Hariri resigned in an address from Riyadh on November 4, saying his life was in danger. He has not been back to Lebanon since, fueling speculation that he is being held against his will.
His announcment plunged Lebanon into a political crisis and stoked fears of conflict between the Saudi-backed faction of the country’s government and the Iranian-backed Shia militant group Hezbollah, with whom Hariri shares power.
So far Lebanon’s rival political factions have called for calm, and made public statements asking for Hariri’s return.
In a tweet on Tuesday, Hariri declared that he would return to Lebanon from Saudi Arabia within two days.
“Everyone, I’m very well and if God wills it I’ll be back in the next two days. Everyone calm down. My family is in their own country, the good Kingdom of Saudi Arabia,” Hariri wrote.
Last week, a high-level ministerial source told CNN that Hariri’s closest allies “have no idea what’s going on,” and that members of his own political party believe Saudi Arabia is “restricting” his movements.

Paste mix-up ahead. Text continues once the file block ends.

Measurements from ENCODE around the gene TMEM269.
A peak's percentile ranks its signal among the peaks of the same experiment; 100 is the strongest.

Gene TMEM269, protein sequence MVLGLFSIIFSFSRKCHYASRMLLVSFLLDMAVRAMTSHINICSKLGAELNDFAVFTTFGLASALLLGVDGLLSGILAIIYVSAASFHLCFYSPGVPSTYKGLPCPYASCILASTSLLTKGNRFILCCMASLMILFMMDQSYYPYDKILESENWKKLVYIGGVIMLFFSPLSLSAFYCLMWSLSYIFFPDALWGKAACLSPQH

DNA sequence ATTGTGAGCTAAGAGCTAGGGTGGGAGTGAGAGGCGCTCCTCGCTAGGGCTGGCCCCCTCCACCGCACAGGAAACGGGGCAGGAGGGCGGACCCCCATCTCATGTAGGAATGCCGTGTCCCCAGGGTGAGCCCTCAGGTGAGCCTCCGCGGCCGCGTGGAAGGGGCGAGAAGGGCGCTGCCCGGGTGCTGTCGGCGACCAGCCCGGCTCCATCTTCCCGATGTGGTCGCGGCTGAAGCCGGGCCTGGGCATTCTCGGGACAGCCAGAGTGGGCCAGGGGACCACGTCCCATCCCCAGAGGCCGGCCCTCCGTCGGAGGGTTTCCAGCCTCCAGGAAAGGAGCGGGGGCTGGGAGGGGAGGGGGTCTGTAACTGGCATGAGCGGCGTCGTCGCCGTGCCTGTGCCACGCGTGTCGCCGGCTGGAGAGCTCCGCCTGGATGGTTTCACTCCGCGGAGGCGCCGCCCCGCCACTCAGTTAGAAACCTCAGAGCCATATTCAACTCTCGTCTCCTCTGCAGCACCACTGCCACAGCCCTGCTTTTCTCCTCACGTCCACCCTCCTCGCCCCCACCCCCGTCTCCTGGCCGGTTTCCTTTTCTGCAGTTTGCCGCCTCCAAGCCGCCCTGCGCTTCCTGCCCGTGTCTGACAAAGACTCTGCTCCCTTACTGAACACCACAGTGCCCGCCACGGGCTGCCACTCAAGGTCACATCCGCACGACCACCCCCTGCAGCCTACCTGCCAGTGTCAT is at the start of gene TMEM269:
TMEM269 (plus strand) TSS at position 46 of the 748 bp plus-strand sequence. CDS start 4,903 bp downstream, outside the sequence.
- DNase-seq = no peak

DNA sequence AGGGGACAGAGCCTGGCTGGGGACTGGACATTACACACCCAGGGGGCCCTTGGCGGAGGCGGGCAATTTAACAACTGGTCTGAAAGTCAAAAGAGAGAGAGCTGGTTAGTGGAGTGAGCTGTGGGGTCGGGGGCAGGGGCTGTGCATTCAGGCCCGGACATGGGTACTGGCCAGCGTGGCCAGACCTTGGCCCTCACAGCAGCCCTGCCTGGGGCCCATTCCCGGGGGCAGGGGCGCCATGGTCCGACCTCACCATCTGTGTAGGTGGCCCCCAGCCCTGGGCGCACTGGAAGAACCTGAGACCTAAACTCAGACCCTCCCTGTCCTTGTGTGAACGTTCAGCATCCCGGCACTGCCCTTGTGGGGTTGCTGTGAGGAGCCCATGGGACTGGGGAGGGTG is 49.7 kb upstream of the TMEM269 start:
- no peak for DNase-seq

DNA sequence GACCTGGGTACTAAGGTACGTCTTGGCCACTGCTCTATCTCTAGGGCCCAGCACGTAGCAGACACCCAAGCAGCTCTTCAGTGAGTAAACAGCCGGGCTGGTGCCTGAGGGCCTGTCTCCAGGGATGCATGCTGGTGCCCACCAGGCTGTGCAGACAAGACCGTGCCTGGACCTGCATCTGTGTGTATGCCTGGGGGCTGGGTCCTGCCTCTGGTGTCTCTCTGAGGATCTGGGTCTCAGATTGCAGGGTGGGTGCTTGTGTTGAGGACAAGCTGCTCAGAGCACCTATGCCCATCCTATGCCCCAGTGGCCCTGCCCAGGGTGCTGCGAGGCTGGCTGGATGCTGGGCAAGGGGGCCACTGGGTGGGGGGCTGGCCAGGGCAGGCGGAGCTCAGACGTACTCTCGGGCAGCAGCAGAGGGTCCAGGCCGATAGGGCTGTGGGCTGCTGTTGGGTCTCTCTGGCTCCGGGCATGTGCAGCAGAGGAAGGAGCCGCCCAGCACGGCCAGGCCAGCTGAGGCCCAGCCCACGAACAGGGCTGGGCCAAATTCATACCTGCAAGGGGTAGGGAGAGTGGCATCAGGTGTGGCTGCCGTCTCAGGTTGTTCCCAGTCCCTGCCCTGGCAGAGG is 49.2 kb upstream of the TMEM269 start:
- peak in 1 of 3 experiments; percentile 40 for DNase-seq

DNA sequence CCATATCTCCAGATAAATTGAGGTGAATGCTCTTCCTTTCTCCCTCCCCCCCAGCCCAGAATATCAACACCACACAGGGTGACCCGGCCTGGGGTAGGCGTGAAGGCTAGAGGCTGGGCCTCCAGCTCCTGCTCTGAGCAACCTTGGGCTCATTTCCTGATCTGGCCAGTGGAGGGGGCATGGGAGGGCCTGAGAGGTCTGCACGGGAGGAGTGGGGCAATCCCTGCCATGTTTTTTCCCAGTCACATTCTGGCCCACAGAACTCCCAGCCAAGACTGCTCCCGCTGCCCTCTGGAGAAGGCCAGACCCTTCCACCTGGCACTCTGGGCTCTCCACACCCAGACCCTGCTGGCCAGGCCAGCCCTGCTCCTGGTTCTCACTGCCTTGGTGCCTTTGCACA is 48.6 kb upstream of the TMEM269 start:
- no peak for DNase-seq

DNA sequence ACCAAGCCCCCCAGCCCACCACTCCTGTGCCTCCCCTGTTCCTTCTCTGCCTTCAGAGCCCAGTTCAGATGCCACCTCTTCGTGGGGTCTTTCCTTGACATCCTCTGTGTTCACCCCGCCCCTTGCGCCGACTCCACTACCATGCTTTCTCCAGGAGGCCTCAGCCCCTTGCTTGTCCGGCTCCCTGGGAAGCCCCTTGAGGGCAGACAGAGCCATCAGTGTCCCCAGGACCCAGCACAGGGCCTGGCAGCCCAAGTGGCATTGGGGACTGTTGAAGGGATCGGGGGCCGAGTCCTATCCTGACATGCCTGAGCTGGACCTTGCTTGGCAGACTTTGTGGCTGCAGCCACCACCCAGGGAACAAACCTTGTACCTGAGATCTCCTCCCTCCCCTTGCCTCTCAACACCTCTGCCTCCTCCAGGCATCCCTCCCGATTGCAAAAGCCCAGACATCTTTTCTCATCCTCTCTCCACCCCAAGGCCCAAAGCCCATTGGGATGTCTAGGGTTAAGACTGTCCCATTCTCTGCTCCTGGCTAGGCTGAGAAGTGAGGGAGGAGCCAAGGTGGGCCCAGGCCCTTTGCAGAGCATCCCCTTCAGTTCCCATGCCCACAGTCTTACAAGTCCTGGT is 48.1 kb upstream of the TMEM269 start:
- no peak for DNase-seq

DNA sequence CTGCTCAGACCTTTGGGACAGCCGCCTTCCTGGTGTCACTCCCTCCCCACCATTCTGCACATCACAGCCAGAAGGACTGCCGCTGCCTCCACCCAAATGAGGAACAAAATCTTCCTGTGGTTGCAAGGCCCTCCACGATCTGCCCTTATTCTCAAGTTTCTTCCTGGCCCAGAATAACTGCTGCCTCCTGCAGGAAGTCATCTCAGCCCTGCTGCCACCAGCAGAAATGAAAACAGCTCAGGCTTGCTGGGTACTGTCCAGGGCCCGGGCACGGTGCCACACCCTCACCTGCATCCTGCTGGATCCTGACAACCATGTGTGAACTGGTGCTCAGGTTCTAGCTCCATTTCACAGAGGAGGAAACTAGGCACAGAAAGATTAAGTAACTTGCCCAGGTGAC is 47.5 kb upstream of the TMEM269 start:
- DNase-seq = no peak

France called Tuesday for Hariri be allowed to “return home freely” and urged all sides to ratchet down tensions.
In an address to the French National Assembly, French Prime Minister Edouard Philippe said: “The goal is for Saad Hariri to be able to return home freely to clarify his situation in accordance with the Lebanese constitution. It’s also important that all Lebanese parties agree to respect civil peace.”